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Ancient Tree Inventory: our 2017 highlights

2017 was a great year for the Ancient Tree Inventory. Thanks to the hard work of our volunteers we now hold an amazing 170,000 records of the UK's most important trees.

Our highlights

Volunteer verifiers again worked tirelessly throughout the year. They made some impressive discoveries across a variety of sites, including the controversial HS2 rail route.

In August a group of volunteers met at Clumber Park, Nottinghamshire and set a new record for the number of trees recorded in one day.

They plotted and measured 1,056 lime trees in the avenue owned by National Trust. All 1,396 lime trees that make up what’s believed to be the longest double avenue in Europe can now be seen on the ATI.

The volunteer verifiers worked hard to record the avenue at Clumber Park. (Photo: Kylie Harrison Mellor)
The volunteer verifiers worked hard to record the avenue at Clumber Park. (Photo: Kylie Harrison Mellor)
In 2017 we discovered 14,987 new trees, bringing the total number of trees to 171,206. 94% of these are verified.

Finding the most important trees

The quality of recording remained high, with 69% of trees being classified as either ancient or veteran.

Over 2,000 trees had girths greater than 4.7m, the criteria used by Natural England to identify a tree big enough to have significant environment value.

Of these trees, 601 were 6m or more in girth and of international importance.

Our favourite species

Oak is still the favourite species of tree to record, with 21% of records in 2017 being one of our native oaks.

Beech and lime were also frequently recorded. We added another 926 valuable records of ash, at a time when we can imagine many of these disappearing from our landscape in the future.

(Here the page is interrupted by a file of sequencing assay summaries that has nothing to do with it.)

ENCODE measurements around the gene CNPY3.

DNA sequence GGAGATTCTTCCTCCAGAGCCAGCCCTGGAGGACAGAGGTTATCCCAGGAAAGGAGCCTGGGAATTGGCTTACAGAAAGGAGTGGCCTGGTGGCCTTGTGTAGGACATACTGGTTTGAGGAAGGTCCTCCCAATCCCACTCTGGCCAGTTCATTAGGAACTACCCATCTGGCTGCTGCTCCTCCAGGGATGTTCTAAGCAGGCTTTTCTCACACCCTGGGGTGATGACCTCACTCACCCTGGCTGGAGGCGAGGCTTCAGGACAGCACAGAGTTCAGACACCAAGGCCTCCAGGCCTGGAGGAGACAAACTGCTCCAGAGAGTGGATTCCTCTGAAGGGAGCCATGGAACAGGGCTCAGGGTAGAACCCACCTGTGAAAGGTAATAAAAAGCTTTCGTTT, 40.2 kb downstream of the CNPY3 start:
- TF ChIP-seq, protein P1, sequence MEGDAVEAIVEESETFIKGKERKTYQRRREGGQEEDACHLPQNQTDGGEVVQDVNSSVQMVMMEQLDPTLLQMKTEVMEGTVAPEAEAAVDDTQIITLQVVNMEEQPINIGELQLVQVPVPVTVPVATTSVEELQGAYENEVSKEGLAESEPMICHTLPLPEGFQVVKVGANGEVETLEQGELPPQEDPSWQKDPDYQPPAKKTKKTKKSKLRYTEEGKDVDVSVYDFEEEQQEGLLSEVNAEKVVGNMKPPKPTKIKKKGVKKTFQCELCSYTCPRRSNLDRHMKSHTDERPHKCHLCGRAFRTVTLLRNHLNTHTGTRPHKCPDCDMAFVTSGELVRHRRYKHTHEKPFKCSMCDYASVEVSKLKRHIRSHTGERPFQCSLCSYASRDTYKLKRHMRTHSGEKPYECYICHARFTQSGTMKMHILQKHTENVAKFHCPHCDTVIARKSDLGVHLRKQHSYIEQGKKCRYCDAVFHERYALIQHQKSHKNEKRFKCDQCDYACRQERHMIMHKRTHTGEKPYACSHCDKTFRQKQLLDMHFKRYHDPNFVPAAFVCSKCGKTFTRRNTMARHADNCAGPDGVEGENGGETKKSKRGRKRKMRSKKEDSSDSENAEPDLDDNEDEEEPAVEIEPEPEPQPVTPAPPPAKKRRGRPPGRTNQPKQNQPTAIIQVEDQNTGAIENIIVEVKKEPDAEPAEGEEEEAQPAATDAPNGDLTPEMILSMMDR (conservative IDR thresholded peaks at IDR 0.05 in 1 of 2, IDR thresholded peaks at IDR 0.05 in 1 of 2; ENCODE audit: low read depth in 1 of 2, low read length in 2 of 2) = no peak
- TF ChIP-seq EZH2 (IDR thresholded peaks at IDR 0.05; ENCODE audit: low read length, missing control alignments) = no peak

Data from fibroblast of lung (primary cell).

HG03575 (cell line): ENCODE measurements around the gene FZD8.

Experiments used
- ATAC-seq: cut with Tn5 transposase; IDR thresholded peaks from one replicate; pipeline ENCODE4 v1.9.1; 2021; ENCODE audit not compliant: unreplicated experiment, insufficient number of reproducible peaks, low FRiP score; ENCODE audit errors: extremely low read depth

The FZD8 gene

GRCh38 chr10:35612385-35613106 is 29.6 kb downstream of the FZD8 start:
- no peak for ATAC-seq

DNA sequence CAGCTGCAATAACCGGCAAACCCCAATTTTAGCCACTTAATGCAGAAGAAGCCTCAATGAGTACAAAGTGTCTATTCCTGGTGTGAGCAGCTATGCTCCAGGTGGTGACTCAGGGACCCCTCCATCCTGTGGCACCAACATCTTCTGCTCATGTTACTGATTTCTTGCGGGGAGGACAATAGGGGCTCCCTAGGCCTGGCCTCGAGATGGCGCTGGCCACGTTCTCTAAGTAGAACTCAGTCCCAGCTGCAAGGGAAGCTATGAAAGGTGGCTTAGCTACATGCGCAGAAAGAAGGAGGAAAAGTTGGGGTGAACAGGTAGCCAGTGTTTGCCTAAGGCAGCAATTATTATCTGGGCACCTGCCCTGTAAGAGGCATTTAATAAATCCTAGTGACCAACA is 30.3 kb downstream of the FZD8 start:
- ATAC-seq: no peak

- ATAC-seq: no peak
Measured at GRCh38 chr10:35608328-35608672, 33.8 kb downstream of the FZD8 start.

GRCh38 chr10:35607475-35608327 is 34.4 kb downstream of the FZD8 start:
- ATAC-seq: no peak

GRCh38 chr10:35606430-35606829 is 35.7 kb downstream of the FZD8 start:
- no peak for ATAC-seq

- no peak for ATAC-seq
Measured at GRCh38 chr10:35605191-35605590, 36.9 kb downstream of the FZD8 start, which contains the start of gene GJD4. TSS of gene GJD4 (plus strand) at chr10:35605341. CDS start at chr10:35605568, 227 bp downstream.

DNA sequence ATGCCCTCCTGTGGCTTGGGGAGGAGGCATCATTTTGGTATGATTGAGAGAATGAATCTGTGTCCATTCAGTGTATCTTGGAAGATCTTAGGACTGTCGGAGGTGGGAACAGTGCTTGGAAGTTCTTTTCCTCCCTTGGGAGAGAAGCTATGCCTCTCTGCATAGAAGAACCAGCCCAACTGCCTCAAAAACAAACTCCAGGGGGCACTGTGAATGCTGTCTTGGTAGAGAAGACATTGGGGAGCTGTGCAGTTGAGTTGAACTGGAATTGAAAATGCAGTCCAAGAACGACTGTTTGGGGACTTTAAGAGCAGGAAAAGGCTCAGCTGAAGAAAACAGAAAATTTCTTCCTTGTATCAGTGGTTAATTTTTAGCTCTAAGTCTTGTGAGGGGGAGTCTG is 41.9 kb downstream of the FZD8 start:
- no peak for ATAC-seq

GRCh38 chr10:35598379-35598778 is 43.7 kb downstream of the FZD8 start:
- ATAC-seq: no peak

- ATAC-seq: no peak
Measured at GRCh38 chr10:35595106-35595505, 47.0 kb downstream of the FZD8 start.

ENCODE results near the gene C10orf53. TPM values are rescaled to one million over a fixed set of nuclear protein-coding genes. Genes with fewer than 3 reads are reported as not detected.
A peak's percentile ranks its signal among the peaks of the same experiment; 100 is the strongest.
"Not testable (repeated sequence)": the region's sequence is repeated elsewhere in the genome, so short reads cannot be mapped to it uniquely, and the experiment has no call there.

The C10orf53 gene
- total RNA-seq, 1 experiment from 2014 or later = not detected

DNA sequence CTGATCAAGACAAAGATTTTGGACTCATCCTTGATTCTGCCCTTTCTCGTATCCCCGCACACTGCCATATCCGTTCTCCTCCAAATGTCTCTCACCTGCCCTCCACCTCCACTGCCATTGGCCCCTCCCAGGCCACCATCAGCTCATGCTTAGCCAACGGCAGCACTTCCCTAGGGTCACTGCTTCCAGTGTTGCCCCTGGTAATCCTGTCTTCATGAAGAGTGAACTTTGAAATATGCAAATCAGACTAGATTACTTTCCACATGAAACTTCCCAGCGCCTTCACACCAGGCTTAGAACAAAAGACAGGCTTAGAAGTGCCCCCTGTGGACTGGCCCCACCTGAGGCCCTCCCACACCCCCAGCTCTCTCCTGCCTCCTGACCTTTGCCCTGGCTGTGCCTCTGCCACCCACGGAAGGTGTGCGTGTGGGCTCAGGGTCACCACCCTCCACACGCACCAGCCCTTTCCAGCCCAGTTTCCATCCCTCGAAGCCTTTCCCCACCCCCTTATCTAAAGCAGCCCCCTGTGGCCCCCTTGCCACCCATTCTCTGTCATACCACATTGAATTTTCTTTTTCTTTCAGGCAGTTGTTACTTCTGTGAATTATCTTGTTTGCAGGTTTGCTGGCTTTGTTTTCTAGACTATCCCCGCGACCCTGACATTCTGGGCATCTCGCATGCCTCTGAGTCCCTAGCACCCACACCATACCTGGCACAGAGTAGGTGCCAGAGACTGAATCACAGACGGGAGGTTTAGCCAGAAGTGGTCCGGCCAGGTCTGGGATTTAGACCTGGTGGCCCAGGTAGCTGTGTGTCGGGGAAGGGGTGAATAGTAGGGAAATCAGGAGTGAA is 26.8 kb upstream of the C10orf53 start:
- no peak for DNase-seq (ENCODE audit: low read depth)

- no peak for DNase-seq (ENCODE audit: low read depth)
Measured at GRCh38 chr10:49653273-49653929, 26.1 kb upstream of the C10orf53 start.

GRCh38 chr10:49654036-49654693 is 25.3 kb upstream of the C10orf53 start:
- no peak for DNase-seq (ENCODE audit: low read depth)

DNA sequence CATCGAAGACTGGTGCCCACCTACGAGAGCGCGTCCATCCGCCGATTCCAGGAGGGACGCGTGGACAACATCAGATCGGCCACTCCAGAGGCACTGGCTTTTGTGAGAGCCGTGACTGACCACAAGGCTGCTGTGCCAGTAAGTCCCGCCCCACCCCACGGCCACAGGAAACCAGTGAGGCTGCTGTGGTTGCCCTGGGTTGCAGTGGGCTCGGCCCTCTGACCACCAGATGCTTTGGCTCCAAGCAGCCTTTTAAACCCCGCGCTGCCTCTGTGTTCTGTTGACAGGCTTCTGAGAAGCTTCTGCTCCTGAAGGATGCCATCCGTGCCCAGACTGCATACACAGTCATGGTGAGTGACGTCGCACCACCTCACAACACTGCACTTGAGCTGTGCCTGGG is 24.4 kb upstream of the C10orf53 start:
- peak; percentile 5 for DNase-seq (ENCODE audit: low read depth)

Hedgerow trees increased by 1,170 and will be a focus for recording, along with hawthorn, in 2018.

A boost from partners

We had a boost of records from some tree projects - two were especially busy. The Kent Conservation Volunteers ran the Kent Veteran Tree Project. Plus we got an update from Wokingham District Veteran Tree Association, probably the most successful local veteran tree survey project in the UK.

Target smashed in Scotland

We set some targets for Scotland and they rose to the challenge, organising some great recording events at some amazing sites.

With the help of enthusiastic volunteers they smashed the target of 1,000 trees, ending the year with 1,146.

16% of these are ancient, the result of the targeted recording of Caledonian pinewoods and the ash at Rassal Wood in the Highlands.

This also included their first recording event using a boat at Loch Arkaig. Adventure and excitement, as well as great trees (and midges)!

Some of the recorders with the Drumlanrig sycamore in Scotland (Photo: Matilda Scharsach)
Some of the recorders with the Drumlanrig sycamore in Scotland (Photo: Matilda Scharsach)

Thank you for your hard work

The inventory continues to grow and be updated by recorders and our dedicated volunteer verifiers.

A big thank you to all who have contributed in 2017. Without your help it wouldn’t be possible to promote the data to help conserve and protect our remarkable tree heritage.

There are still lots of trees to add to the inventory

Record with the Ancient Tree Inventory